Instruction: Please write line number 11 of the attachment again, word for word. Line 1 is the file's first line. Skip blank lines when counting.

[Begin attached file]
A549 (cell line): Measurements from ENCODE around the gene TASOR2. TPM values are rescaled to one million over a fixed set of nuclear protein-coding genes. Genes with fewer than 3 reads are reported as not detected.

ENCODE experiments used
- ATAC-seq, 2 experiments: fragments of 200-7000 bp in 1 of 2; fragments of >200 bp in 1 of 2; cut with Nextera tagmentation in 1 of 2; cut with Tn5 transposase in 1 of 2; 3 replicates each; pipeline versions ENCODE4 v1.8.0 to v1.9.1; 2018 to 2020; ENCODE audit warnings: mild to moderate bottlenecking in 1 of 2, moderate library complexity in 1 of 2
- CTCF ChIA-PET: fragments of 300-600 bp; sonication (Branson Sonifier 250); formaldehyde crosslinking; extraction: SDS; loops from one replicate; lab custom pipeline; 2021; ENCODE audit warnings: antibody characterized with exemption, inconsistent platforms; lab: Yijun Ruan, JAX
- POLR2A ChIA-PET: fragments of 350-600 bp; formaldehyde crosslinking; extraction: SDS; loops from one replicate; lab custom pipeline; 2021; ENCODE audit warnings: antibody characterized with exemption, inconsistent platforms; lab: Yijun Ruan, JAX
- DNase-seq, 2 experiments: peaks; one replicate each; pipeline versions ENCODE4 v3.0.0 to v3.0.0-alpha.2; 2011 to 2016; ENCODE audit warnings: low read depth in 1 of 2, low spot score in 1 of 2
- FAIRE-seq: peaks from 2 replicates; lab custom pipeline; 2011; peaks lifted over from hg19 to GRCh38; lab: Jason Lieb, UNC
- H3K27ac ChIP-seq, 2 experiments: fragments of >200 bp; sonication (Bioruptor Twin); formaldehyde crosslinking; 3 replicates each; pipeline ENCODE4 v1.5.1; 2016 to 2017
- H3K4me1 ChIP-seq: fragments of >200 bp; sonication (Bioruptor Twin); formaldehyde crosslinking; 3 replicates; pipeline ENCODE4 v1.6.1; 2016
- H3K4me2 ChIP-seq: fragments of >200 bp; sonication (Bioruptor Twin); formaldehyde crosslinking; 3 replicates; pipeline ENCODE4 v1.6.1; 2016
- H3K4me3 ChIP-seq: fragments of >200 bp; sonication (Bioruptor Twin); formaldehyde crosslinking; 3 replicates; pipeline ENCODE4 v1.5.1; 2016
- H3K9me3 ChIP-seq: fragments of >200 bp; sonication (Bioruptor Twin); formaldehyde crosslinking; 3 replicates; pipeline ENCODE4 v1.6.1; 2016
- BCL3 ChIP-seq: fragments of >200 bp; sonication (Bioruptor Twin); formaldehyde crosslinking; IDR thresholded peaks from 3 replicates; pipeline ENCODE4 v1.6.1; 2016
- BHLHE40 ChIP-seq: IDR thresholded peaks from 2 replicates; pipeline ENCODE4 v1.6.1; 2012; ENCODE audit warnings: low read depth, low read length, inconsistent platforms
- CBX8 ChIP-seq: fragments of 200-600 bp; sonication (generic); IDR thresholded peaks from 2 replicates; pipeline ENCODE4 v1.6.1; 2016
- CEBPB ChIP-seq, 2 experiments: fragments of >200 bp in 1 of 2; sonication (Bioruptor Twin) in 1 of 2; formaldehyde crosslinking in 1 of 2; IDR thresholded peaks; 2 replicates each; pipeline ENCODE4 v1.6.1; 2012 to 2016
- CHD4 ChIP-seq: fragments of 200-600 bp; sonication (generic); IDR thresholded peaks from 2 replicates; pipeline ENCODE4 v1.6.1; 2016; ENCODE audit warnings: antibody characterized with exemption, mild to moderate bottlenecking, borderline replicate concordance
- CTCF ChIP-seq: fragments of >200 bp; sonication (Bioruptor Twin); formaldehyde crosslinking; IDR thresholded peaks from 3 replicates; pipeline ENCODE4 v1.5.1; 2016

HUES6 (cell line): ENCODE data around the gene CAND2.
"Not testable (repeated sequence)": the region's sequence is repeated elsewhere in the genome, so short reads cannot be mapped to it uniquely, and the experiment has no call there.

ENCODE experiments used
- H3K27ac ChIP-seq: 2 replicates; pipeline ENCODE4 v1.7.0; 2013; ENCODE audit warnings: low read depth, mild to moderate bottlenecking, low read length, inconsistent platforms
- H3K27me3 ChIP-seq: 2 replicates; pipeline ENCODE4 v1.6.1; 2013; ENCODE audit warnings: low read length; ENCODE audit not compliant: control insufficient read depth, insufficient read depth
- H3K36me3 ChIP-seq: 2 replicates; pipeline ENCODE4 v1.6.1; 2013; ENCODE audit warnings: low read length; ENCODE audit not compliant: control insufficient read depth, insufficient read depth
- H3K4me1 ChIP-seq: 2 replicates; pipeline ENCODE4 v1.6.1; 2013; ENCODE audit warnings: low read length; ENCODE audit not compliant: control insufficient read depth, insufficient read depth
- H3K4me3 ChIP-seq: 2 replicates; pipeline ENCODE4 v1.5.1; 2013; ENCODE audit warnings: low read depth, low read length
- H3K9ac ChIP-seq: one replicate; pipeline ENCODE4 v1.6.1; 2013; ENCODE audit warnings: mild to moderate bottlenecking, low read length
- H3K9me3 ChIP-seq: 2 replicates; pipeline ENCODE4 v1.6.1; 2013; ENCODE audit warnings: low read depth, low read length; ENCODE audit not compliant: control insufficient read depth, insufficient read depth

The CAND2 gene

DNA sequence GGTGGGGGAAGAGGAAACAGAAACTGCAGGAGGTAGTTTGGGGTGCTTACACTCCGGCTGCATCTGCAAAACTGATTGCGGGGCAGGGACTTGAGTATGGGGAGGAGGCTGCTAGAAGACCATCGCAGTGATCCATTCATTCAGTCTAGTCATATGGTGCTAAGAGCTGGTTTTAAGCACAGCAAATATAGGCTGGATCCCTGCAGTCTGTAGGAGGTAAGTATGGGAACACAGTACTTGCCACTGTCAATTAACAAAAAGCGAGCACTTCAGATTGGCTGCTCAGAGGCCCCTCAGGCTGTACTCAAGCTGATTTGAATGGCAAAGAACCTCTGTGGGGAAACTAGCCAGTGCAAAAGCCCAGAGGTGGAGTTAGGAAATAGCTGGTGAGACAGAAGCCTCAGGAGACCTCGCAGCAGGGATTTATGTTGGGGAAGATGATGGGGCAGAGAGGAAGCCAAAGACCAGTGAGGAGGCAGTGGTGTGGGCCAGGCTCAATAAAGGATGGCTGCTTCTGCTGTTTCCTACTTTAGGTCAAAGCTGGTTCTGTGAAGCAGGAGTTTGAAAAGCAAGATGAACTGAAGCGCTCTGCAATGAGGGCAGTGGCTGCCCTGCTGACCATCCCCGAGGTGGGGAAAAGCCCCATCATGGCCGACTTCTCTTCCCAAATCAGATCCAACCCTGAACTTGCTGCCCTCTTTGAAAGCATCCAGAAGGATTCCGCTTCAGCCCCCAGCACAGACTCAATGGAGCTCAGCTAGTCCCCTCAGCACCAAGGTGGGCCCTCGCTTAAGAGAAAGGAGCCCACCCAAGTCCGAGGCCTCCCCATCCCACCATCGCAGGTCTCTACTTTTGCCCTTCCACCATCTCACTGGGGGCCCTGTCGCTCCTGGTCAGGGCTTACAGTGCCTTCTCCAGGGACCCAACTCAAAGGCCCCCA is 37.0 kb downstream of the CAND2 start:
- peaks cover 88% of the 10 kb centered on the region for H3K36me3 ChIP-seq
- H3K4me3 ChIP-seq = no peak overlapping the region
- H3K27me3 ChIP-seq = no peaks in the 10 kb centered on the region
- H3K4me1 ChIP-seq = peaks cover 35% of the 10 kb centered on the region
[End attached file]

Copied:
- H3K4me3 ChIP-seq: fragments of >200 bp; sonication (Bioruptor Twin); formaldehyde crosslinking; 3 replicates; pipeline ENCODE4 v1.5.1; 2016